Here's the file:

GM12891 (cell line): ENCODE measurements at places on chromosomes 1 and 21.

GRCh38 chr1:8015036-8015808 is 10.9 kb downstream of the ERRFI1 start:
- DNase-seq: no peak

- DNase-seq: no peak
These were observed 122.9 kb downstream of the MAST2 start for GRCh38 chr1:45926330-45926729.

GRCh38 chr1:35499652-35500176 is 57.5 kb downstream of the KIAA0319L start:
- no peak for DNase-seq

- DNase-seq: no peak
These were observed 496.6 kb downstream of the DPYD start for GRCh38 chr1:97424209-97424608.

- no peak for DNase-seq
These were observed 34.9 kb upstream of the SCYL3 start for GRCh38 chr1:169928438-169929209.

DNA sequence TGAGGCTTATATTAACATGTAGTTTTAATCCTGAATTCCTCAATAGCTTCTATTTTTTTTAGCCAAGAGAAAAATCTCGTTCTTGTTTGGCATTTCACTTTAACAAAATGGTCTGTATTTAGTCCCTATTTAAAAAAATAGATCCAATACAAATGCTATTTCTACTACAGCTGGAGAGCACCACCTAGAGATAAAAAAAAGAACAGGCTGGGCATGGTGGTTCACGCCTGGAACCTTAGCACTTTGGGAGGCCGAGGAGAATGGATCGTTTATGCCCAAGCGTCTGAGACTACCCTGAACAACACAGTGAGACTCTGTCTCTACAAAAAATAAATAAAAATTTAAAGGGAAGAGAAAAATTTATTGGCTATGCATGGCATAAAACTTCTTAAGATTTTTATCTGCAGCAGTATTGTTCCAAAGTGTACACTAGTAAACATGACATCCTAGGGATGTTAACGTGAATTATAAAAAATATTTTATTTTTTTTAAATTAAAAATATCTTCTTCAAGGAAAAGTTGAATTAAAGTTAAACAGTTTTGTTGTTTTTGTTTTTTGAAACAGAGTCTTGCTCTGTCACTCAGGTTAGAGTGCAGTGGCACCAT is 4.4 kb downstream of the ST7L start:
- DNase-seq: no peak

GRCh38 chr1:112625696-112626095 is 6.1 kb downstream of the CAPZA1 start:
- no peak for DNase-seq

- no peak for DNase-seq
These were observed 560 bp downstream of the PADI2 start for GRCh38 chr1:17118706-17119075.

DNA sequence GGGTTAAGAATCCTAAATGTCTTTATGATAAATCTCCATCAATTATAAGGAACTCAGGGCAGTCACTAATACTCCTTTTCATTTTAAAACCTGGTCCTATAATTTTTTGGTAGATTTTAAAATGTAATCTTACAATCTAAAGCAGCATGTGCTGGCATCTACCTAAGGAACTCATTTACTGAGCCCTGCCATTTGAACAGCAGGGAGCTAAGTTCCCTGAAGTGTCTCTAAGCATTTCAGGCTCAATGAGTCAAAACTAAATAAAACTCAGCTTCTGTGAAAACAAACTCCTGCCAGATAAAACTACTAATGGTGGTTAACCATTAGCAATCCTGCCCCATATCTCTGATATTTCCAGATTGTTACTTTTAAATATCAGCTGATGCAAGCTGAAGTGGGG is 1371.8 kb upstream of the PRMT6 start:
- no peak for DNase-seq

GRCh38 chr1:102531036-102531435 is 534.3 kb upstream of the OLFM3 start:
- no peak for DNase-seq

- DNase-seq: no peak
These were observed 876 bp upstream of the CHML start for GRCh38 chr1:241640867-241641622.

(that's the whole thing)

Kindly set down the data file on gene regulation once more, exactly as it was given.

GM12891 (cell line): ENCODE measurements at places on chromosomes 1 and 21.

GRCh38 chr1:8015036-8015808 is 10.9 kb downstream of the ERRFI1 start:
- DNase-seq: no peak

- DNase-seq: no peak
These were observed 122.9 kb downstream of the MAST2 start for GRCh38 chr1:45926330-45926729.

GRCh38 chr1:35499652-35500176 is 57.5 kb downstream of the KIAA0319L start:
- no peak for DNase-seq

- DNase-seq: no peak
These were observed 496.6 kb downstream of the DPYD start for GRCh38 chr1:97424209-97424608.

- no peak for DNase-seq
These were observed 34.9 kb upstream of the SCYL3 start for GRCh38 chr1:169928438-169929209.

DNA sequence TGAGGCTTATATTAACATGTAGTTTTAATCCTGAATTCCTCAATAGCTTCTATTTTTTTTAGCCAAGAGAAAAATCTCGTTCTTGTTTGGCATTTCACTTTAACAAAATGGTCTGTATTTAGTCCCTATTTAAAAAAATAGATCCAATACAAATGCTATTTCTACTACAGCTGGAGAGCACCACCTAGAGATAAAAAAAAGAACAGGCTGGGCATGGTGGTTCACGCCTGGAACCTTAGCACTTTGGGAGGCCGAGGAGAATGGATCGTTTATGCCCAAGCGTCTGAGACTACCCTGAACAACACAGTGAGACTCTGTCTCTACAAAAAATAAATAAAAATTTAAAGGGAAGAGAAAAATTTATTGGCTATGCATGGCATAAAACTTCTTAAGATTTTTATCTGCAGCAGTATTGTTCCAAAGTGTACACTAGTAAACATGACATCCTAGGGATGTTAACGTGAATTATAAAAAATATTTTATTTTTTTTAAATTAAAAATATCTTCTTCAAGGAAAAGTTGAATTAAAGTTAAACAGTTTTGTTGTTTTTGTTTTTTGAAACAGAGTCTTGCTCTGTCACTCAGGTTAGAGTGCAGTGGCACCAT is 4.4 kb downstream of the ST7L start:
- DNase-seq: no peak

GRCh38 chr1:112625696-112626095 is 6.1 kb downstream of the CAPZA1 start:
- no peak for DNase-seq

- no peak for DNase-seq
These were observed 560 bp downstream of the PADI2 start for GRCh38 chr1:17118706-17119075.

DNA sequence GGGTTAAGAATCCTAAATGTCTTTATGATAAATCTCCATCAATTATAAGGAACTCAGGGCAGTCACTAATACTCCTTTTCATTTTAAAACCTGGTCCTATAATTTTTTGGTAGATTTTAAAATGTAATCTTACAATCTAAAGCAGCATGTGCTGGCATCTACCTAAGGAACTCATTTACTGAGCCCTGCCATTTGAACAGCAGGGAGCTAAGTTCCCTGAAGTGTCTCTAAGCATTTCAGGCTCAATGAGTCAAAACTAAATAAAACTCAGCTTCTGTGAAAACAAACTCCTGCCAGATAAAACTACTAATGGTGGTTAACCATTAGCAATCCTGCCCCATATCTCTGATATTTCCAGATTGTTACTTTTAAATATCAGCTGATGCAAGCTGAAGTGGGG is 1371.8 kb upstream of the PRMT6 start:
- no peak for DNase-seq

GRCh38 chr1:102531036-102531435 is 534.3 kb upstream of the OLFM3 start:
- no peak for DNase-seq

- DNase-seq: no peak
These were observed 876 bp upstream of the CHML start for GRCh38 chr1:241640867-241641622.